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District 11 has an idea for three vacant schools

June 6, 2010

Colorado Springs School District 11 has come up with plans for three vacant schools, including the proposed sale of Ivywild Elementary School to two well-known businessmen.

District officials are recommending the sale of Ivywild for $1.2 million to $1.4 million, depending on appraisals, to Joseph Coleman and Mike Bristol. Coleman owns the Blue Star, Nosh and La’uas Taco Shop, and Bristol owns Bristol Brewing.

Officials also are recommending that Jefferson Elementary School be leased to the Colorado Springs Youth Symphony for one year while it develops a long-term proposal to create a fine arts consortium in the building, and that the western portion of Adams Elementary School be provided for the upper grades of the Space, Technology and Arts Academy (STAR) charter school.

If the board approves the plans, it would mean the district has found uses for all of the eight buildings vacated a year ago in a massive consolidation in the district.

The district sought buyers for Ivywild and two other properties last year, but had no offers for Ivywild, a stately school built in 1917 at 1604 S. Cascade Ave. The asking price then was $1.4 million, but documents attached to the board agenda indicate that the appraisal for the 27,000-square-foot building might come in a bit lower due to economic conditions.

The contracting department said the buyers have agreed to the range, and it is seeking “flexibility to negotiate the price” once the appraisal is final.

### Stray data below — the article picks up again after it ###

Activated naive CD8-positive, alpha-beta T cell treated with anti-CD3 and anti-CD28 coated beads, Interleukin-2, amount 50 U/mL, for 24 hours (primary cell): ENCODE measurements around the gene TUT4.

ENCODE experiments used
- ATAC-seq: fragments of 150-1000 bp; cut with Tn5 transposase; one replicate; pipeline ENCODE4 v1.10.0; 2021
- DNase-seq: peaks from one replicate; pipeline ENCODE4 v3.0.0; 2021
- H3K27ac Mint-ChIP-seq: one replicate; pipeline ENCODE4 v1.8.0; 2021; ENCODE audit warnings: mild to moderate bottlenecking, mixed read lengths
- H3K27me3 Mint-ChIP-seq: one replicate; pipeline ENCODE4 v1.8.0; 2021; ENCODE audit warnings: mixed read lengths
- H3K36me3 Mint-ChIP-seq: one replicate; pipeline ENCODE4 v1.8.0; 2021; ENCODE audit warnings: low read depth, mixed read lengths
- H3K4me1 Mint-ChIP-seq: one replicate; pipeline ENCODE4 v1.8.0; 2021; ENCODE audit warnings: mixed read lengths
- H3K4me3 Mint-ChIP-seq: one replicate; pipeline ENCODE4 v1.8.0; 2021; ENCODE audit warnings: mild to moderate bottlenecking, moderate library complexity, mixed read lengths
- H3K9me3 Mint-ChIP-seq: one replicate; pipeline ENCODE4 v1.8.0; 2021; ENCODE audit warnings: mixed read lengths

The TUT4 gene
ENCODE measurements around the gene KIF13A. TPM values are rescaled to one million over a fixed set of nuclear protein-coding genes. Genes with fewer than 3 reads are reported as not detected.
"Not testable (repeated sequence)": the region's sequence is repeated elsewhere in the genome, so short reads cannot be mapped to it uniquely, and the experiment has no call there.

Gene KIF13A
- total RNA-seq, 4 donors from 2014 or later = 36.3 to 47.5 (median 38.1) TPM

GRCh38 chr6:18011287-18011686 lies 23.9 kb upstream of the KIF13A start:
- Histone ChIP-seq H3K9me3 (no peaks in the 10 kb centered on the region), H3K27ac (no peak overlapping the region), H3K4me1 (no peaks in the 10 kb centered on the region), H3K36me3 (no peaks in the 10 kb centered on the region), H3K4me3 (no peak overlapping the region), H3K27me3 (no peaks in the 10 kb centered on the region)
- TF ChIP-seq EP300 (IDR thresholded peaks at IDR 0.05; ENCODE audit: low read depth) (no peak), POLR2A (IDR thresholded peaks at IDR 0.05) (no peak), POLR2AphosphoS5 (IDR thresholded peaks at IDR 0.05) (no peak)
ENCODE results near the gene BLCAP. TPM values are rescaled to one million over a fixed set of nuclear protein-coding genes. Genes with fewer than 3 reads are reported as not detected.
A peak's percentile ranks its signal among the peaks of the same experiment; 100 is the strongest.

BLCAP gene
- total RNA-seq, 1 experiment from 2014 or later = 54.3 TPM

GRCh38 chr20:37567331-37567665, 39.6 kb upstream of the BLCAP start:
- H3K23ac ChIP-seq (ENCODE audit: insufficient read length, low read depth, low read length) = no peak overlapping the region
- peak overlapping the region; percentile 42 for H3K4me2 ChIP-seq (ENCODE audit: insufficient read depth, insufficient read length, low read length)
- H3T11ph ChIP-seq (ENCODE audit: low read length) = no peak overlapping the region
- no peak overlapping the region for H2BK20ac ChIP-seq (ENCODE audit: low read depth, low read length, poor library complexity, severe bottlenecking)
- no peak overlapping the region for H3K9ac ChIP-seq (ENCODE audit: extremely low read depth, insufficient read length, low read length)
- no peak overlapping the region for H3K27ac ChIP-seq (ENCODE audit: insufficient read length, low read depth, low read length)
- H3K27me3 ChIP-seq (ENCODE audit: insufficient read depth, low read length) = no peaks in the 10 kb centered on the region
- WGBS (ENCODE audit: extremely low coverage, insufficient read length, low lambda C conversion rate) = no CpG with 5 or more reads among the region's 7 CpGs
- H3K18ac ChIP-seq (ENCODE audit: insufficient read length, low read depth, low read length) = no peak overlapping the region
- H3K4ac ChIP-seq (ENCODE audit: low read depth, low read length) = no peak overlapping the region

Any sale would be contingent on buyer financing and rezoning, but D-11 would expect to close on the property no later than May 2011, the agenda documents say.

Details of plans for the building have not been made public, but sources it would be a great project that would benefit the community.

The proposed agreement with the Youth Symphony came out of continuing talks with the group and the Colorado Springs Children’s Chorale about using excess D-11 facilities. The symphony moved into Pike Elementary School after it was closed last summer, but needed a new home because that school will house the new Academy for Advanced and Creative Learning charter school.

Jefferson, 1801 N. Howard Ave., was used this year for adult education and the district’s online and home-school programs, but those will be consolidated at the former Irving Middle School this fall, along with the Digital School.

The third contract proposal on the table Wednesday would be an agreement with STAR charter school to use just over half of Adams, which has been vacant since it was closed a year ago. STAR previously had indicated interest in using the building at 2101 Manitoba Drive.

The district had hoped to use the building for a preschool center for children from birth to 5 years of age, but that idea proved too costly to launch in the near term.

Under the agreement, STAR would use the wing for students in fourth through eighth grades this year, but eventually it would be used only for STAR’s middle school grades.

The charter school would pay utilities and for other services provided by the district.
Also on the agenda for Wednesday is a public hearing, beginning at 7 p.m., on the district proposed 2010-11 budget.

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